Having a pet is good for your mental health

Do you live with an animal? If the answer is yes, take care of it with all your love and take advantage of the huge benefits it brings to your mental health. Let’s talk about the most important ones.

Why owning a pet benefits your mental health?

Last update: July 18, 2023

Having a pet is good for your mental health. It doesn’t matter if they have hair, feathers, scales; if they allow themselves to be hugged or you just watch them do their thing. their presence comforting in many ways and in many ways.

Science is not alien to this, and it begins to describe the advantages of the company of an animal in human life. Let’s take a look at how contact with other species affects mood and emotional well-being. We invite you to continue reading.

Why owning a pet benefits your mental health?

with your company animals are able to change the chemical composition of our brain. This is stated in a study published in Frontiers in psychology , which confirmed that interactions between humans and other species trigger the release of oxytocin, a hormone involved in creating bonds and feelings of calm and well-being.

Petting or playing with animals, as well as other forms of physical contact, were the activities measured in this study.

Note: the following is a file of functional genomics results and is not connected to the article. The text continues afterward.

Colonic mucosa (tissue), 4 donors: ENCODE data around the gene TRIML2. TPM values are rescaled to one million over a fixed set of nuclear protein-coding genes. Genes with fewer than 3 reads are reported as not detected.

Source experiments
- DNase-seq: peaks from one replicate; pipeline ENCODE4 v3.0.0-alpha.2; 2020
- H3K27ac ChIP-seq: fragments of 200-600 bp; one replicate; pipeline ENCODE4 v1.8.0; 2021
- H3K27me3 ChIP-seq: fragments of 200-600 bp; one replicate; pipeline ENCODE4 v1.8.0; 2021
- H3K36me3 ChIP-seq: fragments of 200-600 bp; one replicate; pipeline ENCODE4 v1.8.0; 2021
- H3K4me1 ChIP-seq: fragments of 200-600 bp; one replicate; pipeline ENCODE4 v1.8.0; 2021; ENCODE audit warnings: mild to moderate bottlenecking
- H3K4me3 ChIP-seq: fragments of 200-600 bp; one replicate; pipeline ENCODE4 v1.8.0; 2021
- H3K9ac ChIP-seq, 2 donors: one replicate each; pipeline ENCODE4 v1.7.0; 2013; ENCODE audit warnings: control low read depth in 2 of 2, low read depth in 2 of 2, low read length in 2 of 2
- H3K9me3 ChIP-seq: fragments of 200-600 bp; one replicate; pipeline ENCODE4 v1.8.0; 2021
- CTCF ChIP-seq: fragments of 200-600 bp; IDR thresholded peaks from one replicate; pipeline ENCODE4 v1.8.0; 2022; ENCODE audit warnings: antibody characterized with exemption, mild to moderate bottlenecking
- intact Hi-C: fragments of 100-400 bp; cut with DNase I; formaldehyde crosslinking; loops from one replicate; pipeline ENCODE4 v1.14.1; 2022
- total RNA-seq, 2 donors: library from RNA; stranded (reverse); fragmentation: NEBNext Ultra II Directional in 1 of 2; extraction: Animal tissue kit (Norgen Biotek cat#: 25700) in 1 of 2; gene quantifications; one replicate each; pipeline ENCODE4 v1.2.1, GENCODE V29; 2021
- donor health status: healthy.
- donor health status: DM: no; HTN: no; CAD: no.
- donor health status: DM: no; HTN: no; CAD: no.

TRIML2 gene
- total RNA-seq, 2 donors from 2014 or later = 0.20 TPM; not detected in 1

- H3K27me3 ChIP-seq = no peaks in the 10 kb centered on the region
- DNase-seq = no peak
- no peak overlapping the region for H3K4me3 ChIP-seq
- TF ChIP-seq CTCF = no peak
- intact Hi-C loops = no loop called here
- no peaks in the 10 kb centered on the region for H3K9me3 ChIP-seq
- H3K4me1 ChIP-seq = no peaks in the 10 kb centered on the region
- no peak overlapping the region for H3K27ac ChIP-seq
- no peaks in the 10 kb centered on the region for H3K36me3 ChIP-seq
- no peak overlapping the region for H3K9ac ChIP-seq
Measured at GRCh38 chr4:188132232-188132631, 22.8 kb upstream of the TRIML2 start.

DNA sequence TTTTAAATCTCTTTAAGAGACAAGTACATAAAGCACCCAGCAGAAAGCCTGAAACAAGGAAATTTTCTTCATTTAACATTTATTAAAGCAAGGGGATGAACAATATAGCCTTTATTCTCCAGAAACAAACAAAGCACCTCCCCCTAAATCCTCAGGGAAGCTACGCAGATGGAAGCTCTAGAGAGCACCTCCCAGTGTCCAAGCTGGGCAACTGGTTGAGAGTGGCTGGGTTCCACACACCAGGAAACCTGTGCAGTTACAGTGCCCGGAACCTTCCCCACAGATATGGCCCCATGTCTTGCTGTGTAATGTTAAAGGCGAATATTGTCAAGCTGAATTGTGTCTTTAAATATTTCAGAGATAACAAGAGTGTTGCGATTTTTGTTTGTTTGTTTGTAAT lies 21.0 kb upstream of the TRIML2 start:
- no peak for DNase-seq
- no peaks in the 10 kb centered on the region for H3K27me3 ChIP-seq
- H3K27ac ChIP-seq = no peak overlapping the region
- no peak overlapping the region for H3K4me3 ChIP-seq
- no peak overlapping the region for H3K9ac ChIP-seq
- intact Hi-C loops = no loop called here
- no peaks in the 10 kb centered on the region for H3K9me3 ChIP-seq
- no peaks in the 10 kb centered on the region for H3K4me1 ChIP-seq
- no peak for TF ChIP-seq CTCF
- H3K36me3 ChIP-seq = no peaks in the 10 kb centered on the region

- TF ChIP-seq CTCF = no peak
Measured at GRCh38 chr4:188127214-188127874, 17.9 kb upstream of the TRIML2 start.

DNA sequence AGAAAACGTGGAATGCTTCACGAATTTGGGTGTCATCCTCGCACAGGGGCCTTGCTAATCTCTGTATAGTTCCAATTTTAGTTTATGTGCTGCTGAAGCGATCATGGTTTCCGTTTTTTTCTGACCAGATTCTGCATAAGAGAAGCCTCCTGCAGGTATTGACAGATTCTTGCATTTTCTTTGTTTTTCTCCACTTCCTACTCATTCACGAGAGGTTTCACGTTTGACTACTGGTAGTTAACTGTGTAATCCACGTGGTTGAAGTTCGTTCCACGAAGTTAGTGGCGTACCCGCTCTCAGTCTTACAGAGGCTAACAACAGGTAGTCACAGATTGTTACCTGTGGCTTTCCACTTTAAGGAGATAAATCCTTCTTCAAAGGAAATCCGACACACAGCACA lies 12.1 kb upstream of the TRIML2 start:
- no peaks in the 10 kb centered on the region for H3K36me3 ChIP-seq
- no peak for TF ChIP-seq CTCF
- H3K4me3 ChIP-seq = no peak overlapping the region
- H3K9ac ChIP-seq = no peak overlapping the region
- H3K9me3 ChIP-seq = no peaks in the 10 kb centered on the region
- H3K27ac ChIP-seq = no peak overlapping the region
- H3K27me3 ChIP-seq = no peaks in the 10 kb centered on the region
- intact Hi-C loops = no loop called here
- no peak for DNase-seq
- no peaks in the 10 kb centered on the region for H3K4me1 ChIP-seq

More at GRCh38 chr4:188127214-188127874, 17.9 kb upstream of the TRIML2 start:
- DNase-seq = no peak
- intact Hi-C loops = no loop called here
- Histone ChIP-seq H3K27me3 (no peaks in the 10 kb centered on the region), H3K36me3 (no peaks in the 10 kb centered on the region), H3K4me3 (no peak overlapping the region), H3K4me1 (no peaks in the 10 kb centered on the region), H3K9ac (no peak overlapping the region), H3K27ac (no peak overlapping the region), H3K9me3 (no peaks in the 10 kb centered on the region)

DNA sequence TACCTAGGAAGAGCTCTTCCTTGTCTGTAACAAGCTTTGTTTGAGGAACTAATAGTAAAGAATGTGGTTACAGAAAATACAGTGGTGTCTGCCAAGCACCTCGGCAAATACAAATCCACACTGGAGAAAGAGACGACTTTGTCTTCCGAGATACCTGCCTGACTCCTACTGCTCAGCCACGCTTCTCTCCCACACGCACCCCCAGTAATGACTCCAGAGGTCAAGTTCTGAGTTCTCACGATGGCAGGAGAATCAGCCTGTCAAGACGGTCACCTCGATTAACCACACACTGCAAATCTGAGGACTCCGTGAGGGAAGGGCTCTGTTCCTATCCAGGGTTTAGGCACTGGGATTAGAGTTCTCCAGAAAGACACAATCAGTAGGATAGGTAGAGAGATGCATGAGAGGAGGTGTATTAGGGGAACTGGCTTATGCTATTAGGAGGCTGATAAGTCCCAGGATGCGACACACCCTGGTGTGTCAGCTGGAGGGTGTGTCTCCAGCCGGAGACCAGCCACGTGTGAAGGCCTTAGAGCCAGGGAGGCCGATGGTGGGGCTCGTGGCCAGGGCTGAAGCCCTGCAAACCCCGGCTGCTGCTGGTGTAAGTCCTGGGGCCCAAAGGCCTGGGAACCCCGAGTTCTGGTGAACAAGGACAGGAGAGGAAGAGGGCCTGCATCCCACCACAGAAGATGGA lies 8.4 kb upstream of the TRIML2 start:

Just as sharing with a dog or cat makes you happy, there is an added benefit. In 2018, the work was distributed in BMC Psychiatryanalyzing this effect in people with long-term mental illness.

In it, it was found that if animals were involved in the process, then in complex tasks, physiological responses to stress were significantly reduced. (high blood pressure, cortisol release, etc.)

Dogs and exercise

Adhering to the species that are commonly found in homes, dogs are ideal for encouraging more active lives in their caregivers. Since they need at least 2 walks a day, they help to abandon a sedentary lifestyle. On average, you can spend up to 160 minutes a week walking your pets outside the home, he notes. JBulletin of Physical Activity and Health .

This indirectly affects health. As noted from American Journal of Preventive Medicine, physical exercise improves mental health and relieves symptoms of illness, such as depression or anxiety. It is also convenient to adapt this physical activity to the environment that is most favorable for the individual.

Pet care and mental health

The very act of caring and taking responsibility also benefits the mind. Actually a book Handbook of Animal Therapy: Theoretical Foundations and Practical Recommendations (2016) collects that caring promotes good self-esteem, purposefulness, and a sense of emotional connection.

On the other hand, compassion for animals is also a subject of study; There are several studies that delve into this attitude and the promotion of pro-environmental and pro-social behavior. Thus, the role of animal rescue centers and shelters is highlighted, where hundreds of interactions are generated with them that promote empathy.

Animals alleviate loneliness and provide social support

It is a well-known fact that pets accompany people. However, this has been proven primarily in research animal therapy for the elderly, which indicate that the feeling of loneliness subsides.

In other groups where mental health concerns are also key, such as neurodivergence, animal-assisted therapy has been shown to be effective. For example, on the autism spectrum, they found that animals help improve social-emotional development in infants. with this neurodevelopmental disorder.